54 percent peaceful polling in Bihar first phase (Roundup)By IANS
Thursday, October 21, 2010
PATNA/NEW DELHI - Fifty-four percent polling was recorded Thursday in the first phase of Bihar’s staggered assembly elections that passed off peacefully barring “minor clashes”, officials said.
The elections were held in 47 constituencies spread across eight districts. Around 10 million people were eligible to exercise their franchise in the first round held in the Kosi-Seemanchal and Mithilanchal belts.
The Election Commission said the total percentage may increase. “By and large the elections were held peacefully. It was an incident-free elections,” Vinod Zutshi, deputy election commissioner told reporters in New Delhi.
The balloting began at 7 a.m. and was conducted peacefully. The voting, to pick a new 243-seat legislature ends next month, ended 5 p.m. The results will be out Nov 24.
Additional Director General of Police P.K. Thakur told IANS in Patna that the election passed off peacefully except for “minor clashes”. “There were no reports of violence, casualty or big trouble during the polls. It passed off peacefully,” Thakur said.
He said more than 100 troublemakers were arrested.
Stray incidents of clashes were reported between rival groups. At some places, the electronic voting machines malfunctioned. Apart from that, it was a smooth exercise in a state notorious for election violence.
Long queues of men and women were seen outside many polling centres.
“Ten incidents of poll boycott were reported from several booths in Madhubani, Madhepura, Saharsa, Kishanganj and Purnia,” said Zutshi. The reason for poll boycott in these constituencies was lack of development.
Up to 18-20 percent voted in the first five hours. Balloting picked up rapidly after that.
The eight districts which went to the polls are Kishanganj, Araria, Purnia, Madhepura, Saharsa, Katihar, Supaul and Madhubani.
Reports reaching here said that voters in over a dozen villages in Madhepura boycotted polls and shouted slogans against the lack of development. “We boycotted polls over the lack of roads in our village,” Suresh Rai, a villager in Madhepura said.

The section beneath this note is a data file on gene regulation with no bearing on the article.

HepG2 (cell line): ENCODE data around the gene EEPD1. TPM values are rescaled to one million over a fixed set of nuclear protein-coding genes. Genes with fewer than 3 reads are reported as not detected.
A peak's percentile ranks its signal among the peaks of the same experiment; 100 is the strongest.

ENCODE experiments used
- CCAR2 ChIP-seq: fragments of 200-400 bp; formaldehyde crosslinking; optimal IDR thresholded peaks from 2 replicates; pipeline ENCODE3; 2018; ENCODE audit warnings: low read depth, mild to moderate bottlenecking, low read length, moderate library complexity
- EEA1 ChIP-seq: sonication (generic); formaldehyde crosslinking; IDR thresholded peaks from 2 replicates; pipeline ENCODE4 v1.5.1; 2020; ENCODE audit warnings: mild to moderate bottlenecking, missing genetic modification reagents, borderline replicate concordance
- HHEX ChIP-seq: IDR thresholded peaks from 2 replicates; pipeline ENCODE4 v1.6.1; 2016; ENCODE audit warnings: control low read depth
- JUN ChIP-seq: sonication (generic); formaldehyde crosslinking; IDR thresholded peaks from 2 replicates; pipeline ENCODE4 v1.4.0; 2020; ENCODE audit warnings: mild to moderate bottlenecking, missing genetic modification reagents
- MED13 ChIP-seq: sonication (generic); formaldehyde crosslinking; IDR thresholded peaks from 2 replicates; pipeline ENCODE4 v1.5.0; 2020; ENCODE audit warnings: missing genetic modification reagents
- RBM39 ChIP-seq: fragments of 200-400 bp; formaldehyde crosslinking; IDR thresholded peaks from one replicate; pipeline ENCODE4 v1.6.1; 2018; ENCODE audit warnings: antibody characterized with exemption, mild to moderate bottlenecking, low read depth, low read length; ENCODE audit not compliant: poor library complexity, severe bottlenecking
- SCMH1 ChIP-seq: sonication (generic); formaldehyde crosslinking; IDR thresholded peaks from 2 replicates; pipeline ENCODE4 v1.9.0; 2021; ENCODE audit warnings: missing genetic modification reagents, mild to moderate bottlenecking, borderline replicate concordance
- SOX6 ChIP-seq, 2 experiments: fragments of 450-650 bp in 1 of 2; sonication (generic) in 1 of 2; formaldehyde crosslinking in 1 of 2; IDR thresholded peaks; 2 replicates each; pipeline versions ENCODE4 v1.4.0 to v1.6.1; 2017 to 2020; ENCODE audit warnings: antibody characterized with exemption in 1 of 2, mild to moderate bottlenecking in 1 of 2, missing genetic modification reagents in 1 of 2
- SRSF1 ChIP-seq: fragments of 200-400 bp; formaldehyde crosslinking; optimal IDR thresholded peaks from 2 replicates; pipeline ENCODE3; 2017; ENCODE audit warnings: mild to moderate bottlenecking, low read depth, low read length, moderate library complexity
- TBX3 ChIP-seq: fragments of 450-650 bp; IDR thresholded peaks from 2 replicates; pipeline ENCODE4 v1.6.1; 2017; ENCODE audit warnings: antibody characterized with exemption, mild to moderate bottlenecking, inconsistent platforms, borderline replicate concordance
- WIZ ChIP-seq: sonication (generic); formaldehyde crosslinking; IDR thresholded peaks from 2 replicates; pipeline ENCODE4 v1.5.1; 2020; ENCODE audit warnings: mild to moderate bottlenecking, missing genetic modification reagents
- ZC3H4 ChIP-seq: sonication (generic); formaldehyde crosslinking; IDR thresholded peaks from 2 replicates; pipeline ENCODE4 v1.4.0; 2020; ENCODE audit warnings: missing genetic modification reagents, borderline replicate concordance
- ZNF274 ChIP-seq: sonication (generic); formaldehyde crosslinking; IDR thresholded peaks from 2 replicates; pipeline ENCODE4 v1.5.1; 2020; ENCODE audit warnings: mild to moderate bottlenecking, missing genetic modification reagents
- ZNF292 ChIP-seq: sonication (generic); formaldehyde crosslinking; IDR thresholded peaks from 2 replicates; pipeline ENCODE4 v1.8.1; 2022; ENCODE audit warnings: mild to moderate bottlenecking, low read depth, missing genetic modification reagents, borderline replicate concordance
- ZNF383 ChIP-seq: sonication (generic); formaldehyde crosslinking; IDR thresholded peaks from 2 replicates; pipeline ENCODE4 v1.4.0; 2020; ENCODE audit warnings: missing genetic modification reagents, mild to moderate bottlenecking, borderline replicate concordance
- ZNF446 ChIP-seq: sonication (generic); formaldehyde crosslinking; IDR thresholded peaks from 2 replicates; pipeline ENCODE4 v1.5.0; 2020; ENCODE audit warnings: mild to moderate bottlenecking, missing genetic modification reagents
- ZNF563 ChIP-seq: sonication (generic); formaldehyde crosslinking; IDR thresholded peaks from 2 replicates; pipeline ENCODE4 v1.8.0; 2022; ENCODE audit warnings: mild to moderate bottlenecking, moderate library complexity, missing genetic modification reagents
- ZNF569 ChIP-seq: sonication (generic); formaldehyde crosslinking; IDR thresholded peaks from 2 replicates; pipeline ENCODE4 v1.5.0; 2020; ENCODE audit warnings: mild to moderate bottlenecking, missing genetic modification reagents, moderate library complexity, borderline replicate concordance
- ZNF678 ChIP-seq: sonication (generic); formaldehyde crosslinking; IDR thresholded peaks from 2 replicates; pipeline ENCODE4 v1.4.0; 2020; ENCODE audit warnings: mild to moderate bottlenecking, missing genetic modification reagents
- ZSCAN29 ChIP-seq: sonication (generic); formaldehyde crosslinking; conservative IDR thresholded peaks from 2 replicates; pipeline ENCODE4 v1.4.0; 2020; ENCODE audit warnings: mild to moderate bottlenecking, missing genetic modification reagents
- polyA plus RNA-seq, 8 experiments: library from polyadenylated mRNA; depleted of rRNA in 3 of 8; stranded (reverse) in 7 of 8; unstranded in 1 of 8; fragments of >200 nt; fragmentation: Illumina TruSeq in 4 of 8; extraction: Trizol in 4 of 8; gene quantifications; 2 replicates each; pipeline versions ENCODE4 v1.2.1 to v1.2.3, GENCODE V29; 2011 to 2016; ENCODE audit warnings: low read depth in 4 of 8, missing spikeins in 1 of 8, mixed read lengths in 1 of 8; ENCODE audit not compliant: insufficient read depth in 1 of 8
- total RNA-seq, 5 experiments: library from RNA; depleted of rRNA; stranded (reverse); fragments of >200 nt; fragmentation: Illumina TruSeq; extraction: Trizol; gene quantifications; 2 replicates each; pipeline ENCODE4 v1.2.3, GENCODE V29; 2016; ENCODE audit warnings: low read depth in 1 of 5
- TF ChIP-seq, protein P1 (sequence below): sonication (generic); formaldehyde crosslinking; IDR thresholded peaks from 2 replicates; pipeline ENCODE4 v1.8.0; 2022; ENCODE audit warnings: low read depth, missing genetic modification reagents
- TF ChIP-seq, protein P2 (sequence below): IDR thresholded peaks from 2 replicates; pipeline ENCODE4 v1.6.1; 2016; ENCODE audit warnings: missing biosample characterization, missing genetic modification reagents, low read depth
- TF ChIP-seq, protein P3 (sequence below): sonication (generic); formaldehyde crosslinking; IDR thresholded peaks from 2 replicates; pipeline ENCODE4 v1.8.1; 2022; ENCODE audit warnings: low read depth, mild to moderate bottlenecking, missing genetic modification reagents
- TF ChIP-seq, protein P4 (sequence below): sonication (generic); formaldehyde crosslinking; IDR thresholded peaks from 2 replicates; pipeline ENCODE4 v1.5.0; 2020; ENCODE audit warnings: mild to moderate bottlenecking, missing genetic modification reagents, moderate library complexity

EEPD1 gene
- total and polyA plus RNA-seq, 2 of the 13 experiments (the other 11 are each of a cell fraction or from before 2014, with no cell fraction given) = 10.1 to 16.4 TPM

Mansoor Alam, another angry man who boycotted polls, said that villagers decided not to vote as there was no electricity.
Interestingly, the main poll issue this election is development. All political parties have been wooing voters by promising development.
There were 635 candidates in the first round. Most constituencies fell in the rural areas. There were 10,868 balloting centres.
The ruling National Democratic Alliance (NDA) has 37 of the 47 seats. At stake is not just the future of Chief Minister Nitish Kumar, but also the political reputations of Rashtriya Janata Dal (RJD) chief Lalu Prasad and Lok Janshakti Party (LJP) chief Ram Vilas Paswan.
The Congress, which is fighting all seats on its own, will also be looking to break in.
The leaders also played the minority card with a sizeable Muslim population in Seemanchal, which includes Kishanganj, Araria, Purnia and Katihar districts.
In the Kosi belt, the JD-U hopes lie with votes of the extreme backward castes (EBCs) to counter the caste factor in the Yadav and Paswan strongholds. The Congress, which is fighting all 243 seats on its own, is fielding an EBC candidate to tackle the JD-U and a Yadav to counter the RJD.
In the Mithilanchal belt, upper caste votes could be split between the Congress and the BJP.
The heavyweights in the fray in this phase include state Congress president Mahboob Ali Qaiser as well as four ministers - Bijendra Prasad Yadav, Renu Kumari, Narendra Narain Yadav and Hari Prasad Shah.
JD-U leader Shivanand Tiwari claimed after polling had ended that the JD-U-BJP alliance will increase its tally. “We are sure to do better than last polls,” Tiwari said.
However, RJD leader Shakil Ahmad Khan said the RJD-LJP combine would surprise everyone. “We are confident to make a big gain,” he said.
The next rounds of polling will be held Oct 24 and 28, and Nov 1, 9 and 20.